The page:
This song is also really interesting as both a shadow of things to come, and an example of some paths that have never been fully explored.  For example, flying cars are mentioned, and the fact that the Whomping Willow is a very angsty being has been explored rather thoroughly, but lines like “What was Dumbledore thinking when he made me?” makes me wish that such lines of reasoning had been explored in other Whompy songs – maybe get some BSG-esque ire at creators for giving one a life, but what life is this?  Having to view a collapsing star with these piggy eyes!  I want to feel the solar wind… wait, no, that’s something else.  Anyway, “Seasonal Depression” is a fascinating piece of history, as well as a damn fine piece of music.  This song has quickly jumped to my number two slot of songs I most want to hear Matt play live (Number one being, of course, “Fang, Stop Peeing On My Trunk”), and is also well, well worth a listen.

“In My Room of Requirement (It’s Always Christmas)” is by Cousin Wizardface, which is just Uncle Monsterface with a different name, because this branch of the multiverse is not cool enough to sustain two different chip-tune influenced punk bands with a penchant for sock puppets.  When this song rocks, it rocks hard.  It’s not the best Uncle Monsterface song ever (that would be either “Lobster Building” or “I’m sorry (but your princess is in another castle)”), but it’s pretty good nonetheless.  What interests me most about this song is the lyrical content, which is very interesting for what is basically a muggle band – it deals with the surprisingly mature themes of Harry just wanting to shut out the outside world, with its Dark Lords and prophecies and destinies and shit like that.  Combine that line of reasoning with a very fun chorus, and you can really see where he’s coming from.  Especially in the last minute, the energy of the song really amps up, with crashing drums, multiple vocal passes, and just a lot of really fun and bouncy stuff going on.  It’s not for people who listen only to wizard rock with voices like the MoM boys, RiddleTM, Oliver Boyd, etc., but if you can look past that and accept the sheer fun and energy of the song, you’ll have a good time.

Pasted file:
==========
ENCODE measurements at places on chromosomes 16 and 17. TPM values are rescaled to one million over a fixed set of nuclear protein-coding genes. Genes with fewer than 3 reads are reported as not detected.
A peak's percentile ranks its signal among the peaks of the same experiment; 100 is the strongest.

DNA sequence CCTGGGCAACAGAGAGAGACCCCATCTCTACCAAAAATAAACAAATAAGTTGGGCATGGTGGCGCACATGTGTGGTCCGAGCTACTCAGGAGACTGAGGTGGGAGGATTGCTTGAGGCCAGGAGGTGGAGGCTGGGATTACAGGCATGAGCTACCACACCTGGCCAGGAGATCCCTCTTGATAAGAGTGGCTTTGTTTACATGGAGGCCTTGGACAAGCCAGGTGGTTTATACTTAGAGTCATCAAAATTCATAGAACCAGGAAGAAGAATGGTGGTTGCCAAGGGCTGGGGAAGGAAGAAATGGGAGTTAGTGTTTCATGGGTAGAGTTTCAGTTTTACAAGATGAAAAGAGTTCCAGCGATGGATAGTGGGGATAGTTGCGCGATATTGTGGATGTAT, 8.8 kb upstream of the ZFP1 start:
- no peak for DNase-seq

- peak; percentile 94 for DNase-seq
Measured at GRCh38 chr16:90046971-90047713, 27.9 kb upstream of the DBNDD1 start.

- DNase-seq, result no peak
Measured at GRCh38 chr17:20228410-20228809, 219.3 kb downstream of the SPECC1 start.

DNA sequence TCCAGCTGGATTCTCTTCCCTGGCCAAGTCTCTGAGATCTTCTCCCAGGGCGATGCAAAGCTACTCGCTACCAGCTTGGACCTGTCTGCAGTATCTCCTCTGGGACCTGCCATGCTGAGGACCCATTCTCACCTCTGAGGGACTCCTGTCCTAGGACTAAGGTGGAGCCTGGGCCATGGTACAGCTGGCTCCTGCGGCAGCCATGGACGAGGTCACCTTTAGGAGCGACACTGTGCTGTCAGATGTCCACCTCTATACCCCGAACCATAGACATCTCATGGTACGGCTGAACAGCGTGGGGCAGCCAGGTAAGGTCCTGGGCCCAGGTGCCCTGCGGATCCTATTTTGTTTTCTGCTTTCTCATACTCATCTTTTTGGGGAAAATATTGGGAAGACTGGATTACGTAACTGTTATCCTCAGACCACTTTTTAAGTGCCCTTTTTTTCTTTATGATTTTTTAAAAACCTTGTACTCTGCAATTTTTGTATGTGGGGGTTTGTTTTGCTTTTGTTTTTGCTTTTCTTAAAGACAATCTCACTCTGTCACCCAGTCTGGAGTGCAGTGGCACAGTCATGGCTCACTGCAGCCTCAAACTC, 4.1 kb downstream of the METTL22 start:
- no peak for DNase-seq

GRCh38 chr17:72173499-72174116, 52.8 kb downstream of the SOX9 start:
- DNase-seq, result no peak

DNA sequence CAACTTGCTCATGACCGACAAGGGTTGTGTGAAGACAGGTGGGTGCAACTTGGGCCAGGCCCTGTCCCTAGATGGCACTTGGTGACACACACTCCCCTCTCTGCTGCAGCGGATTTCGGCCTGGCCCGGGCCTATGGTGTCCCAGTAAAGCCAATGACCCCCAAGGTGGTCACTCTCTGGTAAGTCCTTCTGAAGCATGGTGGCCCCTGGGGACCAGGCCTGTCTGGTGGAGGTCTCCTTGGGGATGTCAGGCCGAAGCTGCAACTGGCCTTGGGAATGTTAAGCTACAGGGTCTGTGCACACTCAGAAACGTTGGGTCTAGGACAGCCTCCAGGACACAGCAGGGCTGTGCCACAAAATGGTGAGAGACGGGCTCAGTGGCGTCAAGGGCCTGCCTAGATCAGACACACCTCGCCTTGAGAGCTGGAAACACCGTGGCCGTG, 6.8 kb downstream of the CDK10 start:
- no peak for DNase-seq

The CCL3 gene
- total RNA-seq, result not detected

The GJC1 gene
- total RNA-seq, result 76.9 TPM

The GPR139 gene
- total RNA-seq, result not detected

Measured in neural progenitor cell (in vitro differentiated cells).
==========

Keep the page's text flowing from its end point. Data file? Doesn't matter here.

I was surprised when I heard “I Need Some Mistletoe” by Neville Longbottom – I thought this was going to be one or both of the DeGeorges again with a stupid voice, but instead it was… someone.  No idea who.  As songs go, it’s only alright.  Not a song you’re going to listen to a lot.  But it does have some really good Neville lyrics – “Because the truth is that Neville Longbottom doesn’t get much mack from the laaaadies” and “Cuz I don’t wanna be just another kid that Harry Potter’s friends with”.  Also, for some reason, the guy singing even sounds like Neville Longbottom, from his vocal expressions to just the way his voice sounds.  Also, there’s a pretty catchy chorus that unfortunately is punctuated with this really damn annoying sound, as if the Yelling Bird from Questionable Content was fucking a rusty roomba whilst wearing sneakers on a newly waxed basketball floor.  Or something like that.